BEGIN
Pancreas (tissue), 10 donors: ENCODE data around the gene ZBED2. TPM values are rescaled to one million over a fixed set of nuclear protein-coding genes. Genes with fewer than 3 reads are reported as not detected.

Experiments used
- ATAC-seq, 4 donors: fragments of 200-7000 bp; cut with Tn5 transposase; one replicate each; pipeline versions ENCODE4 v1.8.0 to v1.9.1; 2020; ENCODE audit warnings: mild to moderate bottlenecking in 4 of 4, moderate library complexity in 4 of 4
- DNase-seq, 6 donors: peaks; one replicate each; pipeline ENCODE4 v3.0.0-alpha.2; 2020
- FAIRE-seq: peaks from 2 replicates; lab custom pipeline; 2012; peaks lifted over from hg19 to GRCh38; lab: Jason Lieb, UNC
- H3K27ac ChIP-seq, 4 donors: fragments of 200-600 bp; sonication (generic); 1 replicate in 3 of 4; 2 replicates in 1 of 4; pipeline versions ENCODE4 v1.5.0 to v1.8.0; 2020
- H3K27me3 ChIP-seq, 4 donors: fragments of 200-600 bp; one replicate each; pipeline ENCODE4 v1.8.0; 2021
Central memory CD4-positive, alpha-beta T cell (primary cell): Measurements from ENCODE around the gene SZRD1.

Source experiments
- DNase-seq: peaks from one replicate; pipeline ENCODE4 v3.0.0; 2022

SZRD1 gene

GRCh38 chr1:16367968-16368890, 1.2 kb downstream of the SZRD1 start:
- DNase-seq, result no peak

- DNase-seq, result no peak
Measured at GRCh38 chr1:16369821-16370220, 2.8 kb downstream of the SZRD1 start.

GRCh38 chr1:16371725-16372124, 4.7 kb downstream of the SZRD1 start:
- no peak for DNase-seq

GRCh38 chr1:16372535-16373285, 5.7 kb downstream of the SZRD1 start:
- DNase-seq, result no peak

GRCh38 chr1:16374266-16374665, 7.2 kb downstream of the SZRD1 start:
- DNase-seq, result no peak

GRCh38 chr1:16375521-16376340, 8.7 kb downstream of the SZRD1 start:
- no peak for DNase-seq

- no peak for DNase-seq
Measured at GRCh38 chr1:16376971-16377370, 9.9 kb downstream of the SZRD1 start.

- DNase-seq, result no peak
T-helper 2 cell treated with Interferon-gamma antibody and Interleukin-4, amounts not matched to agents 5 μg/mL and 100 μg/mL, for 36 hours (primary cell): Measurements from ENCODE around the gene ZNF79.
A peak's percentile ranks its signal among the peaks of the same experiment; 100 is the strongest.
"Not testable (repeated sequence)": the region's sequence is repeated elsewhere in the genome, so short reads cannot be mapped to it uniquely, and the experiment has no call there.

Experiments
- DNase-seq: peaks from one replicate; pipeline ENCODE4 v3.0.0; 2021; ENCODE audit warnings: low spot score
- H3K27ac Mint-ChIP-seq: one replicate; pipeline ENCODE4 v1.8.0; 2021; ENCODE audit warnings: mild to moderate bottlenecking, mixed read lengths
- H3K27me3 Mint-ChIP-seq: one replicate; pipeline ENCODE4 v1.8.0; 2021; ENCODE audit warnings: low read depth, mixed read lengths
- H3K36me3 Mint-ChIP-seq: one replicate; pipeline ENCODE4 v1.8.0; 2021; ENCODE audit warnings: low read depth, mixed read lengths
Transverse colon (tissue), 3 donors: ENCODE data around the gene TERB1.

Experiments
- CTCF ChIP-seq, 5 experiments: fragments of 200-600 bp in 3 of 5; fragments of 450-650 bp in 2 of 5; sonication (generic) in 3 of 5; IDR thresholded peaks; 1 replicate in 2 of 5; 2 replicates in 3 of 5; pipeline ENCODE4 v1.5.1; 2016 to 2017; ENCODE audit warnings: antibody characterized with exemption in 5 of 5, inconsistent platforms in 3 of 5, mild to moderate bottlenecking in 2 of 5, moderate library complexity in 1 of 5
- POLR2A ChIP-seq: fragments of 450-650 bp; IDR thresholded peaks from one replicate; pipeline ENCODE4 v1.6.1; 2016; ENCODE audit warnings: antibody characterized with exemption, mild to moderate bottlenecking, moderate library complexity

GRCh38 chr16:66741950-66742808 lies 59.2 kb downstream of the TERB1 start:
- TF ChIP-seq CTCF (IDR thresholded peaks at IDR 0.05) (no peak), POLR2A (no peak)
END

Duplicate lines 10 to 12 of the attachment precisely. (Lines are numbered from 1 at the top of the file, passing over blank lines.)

- DNase-seq: peaks from one replicate; pipeline ENCODE4 v3.0.0; 2022

SZRD1 gene

GRCh38 chr1:16367968-16368890, 1.2 kb downstream of the SZRD1 start: